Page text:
The ideal method for the surgical treatment of proximal humeral fractures has not yet been found. We therefore conducted a retrospective matched-pair analysis and compared osteosynthesis with open reduction and internal fixation and that with an angular stable plate with minimally invasive, closed reduction, percutaneous fixation with the Humerusblock.
During a study period of 3 years, we matched 30 patients treated with angular stable plates (group 1) for age, gender, fracture type and handedness (dominant or nondominant) to 30 patients treated using the Humerusblock (group 2). At a minimal follow-up of 24 months, clinical evaluation included the Constant-Murley score, the UCLA score and the Simple Shoulder Test. Subjective pain was evaluated using the VAS pain scale. Patients were asked to rate their subjective satisfaction of final outcome as excellent, good, satisfied or dissatisfied.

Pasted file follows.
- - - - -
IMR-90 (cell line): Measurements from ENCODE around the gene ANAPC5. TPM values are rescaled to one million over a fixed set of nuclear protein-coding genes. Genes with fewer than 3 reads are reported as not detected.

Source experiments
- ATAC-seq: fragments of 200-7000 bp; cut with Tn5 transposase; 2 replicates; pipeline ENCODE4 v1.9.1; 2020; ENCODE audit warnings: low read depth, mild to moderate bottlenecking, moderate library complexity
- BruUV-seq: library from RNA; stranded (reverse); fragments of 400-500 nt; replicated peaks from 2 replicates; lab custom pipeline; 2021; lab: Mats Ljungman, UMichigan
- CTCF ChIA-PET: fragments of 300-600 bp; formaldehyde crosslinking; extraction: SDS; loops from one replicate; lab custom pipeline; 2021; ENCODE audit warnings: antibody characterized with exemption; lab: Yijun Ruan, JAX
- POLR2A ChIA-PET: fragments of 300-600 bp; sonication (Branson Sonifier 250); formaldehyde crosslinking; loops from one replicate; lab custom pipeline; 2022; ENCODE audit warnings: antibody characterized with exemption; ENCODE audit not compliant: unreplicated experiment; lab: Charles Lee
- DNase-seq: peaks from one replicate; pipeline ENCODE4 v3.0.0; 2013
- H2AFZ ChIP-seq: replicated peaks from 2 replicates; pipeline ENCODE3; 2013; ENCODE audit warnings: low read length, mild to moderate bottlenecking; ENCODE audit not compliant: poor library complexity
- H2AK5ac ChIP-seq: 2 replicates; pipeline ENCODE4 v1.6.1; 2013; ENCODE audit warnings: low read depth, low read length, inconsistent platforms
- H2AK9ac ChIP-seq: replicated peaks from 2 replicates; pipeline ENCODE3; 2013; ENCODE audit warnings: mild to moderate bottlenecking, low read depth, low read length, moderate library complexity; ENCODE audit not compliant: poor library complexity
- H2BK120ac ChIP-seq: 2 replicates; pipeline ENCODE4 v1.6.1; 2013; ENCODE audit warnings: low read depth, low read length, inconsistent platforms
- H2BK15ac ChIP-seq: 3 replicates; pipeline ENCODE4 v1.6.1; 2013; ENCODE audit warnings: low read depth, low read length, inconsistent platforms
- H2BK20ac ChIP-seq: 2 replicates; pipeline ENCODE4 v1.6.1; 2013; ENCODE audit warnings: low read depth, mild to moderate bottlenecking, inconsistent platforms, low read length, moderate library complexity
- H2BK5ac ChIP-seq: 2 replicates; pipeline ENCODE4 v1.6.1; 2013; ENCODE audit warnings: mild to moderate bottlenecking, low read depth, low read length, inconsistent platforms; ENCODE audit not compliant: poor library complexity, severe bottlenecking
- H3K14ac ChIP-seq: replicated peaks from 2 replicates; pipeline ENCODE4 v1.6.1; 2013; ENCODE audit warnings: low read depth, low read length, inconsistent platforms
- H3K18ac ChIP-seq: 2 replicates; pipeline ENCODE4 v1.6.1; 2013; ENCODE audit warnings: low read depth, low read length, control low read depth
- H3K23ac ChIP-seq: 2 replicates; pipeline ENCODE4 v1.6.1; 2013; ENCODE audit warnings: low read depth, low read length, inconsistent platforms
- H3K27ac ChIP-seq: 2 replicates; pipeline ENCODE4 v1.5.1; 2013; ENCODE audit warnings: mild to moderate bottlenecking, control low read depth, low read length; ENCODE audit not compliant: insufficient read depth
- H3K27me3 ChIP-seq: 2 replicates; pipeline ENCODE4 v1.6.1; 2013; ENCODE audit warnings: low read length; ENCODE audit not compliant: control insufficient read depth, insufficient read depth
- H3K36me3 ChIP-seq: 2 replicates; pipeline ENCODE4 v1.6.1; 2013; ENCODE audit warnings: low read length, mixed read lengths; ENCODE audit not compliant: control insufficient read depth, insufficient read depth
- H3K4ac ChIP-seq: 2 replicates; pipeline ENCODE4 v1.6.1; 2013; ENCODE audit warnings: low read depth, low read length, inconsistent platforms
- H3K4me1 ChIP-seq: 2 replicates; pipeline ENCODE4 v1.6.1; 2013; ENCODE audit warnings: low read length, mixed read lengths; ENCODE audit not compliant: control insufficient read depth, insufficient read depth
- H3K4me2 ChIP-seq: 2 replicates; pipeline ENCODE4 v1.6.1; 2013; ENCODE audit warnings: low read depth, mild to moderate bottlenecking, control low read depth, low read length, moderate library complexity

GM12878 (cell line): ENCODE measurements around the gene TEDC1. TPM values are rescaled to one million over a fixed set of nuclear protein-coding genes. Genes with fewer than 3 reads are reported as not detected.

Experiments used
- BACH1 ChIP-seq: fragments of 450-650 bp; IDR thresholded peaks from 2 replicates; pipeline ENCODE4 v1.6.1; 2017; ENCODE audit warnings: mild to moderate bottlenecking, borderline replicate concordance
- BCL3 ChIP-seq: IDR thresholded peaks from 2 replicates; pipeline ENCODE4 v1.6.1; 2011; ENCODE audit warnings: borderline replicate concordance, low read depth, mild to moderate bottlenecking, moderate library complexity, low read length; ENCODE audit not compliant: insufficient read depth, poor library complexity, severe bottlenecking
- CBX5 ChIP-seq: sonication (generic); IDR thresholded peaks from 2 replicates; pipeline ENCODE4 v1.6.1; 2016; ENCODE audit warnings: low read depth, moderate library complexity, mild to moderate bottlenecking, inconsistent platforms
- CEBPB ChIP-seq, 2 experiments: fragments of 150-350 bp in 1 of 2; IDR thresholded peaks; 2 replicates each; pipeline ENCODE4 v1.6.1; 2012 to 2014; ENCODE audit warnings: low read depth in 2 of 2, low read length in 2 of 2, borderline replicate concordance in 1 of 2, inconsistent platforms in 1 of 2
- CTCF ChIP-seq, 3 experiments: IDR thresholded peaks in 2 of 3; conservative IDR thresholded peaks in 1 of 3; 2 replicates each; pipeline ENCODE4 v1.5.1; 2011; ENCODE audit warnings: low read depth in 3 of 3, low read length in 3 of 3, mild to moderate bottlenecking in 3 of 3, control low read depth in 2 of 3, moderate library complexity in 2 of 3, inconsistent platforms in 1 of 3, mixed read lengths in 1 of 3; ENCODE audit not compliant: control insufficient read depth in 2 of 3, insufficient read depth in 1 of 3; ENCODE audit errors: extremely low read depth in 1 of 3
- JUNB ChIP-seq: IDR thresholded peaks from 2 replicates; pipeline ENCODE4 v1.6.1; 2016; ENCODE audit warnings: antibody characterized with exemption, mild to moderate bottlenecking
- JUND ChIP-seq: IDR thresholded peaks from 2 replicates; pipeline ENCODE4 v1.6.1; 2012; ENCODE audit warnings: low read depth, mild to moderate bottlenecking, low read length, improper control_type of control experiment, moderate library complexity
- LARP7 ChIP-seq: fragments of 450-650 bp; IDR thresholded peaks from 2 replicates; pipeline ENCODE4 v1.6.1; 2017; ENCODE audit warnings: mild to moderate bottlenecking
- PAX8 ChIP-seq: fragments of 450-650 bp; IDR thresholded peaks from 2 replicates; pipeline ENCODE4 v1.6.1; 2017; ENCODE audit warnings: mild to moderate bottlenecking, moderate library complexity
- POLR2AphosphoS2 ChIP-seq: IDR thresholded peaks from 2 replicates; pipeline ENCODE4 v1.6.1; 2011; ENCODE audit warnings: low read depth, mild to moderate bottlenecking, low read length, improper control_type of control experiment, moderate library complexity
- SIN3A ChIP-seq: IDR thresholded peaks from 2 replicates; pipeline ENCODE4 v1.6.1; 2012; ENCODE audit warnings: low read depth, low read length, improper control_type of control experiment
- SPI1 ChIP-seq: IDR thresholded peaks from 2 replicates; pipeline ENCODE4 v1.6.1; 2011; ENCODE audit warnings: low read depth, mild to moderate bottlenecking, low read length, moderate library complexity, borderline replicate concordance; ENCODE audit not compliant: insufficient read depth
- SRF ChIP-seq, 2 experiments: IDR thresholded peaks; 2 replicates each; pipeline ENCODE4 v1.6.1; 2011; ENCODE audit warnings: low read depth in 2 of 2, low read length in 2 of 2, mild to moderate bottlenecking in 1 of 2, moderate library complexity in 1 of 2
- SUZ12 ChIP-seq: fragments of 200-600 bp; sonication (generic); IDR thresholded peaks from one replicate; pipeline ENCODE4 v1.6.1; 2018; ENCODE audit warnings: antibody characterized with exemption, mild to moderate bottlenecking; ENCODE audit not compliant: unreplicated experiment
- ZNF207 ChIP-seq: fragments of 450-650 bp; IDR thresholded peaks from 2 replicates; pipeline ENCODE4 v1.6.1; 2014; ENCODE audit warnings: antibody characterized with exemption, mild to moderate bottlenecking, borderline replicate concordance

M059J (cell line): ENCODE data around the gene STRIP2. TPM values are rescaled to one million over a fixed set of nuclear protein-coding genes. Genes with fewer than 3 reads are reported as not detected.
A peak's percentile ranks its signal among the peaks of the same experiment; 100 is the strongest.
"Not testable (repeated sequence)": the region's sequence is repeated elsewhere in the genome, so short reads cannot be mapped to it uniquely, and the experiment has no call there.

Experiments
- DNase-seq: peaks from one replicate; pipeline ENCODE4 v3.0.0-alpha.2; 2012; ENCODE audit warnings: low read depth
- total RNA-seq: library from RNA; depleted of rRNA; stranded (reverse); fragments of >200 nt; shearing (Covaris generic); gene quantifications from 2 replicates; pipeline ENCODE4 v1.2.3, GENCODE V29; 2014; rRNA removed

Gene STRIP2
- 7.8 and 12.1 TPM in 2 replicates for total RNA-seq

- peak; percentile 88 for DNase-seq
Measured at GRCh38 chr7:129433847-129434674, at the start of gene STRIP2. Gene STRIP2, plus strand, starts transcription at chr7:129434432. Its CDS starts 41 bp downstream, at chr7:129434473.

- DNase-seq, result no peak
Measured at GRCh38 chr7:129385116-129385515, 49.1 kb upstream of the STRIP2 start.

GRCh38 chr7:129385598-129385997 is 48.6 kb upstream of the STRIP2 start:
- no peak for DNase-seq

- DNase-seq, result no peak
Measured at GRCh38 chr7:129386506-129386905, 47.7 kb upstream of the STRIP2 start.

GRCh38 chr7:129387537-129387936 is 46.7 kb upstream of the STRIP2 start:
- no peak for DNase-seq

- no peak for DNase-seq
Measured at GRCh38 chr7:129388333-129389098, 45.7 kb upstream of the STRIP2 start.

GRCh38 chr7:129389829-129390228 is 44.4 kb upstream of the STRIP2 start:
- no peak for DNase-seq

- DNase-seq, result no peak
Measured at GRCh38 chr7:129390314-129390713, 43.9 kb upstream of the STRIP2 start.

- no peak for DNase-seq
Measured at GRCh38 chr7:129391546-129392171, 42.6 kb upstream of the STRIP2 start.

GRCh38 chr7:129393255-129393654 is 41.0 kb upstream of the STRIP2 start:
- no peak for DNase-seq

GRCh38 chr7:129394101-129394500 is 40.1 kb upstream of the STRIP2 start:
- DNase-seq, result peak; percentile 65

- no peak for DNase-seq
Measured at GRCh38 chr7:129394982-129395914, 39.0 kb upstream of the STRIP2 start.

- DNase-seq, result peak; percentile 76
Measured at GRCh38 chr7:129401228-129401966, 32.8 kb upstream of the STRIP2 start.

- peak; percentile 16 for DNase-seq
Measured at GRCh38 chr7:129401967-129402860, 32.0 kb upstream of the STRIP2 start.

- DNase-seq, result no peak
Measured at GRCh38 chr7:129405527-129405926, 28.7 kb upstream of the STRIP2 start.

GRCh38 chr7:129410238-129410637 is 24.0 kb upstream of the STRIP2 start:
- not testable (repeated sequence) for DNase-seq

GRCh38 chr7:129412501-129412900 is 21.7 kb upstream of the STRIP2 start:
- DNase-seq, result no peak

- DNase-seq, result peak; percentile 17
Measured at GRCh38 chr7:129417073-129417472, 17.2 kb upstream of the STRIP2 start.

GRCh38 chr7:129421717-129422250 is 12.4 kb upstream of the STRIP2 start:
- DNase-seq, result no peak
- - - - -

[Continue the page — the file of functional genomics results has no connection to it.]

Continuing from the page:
The mean CMS, UCLA score and SST differed significantly between groups 1 and 2 (60.9 vs 71.9, p < 0.01), (25.1 vs 29.5, p < 0.01) and (8.1 vs 9.4, p < 0.05), respectively. The VAS pain score was significantly lower in group 2 than in group 1 (1.2 vs 2.4; p < 0.01). The mean abduction (109.7° vs 133.7°; p < 0.01) and anterior flexion (128.3° vs 145.7°; p < 0.01) were significantly worse in group 1. The mean operation time was significantly shorter in group 2 (117.3 vs 72.1, p < 0.01). Complications occurred in 30 % (group 1) and 23 % (group 2) of patients.
In this study, the functional outcome is superior in the Humerusblock group. However, the general outcome after surgical treatment of 3-and 4-part fractures is moderate, and the complication rate has to be considered, even though it can be lowered with the use of minimally invasive implants.
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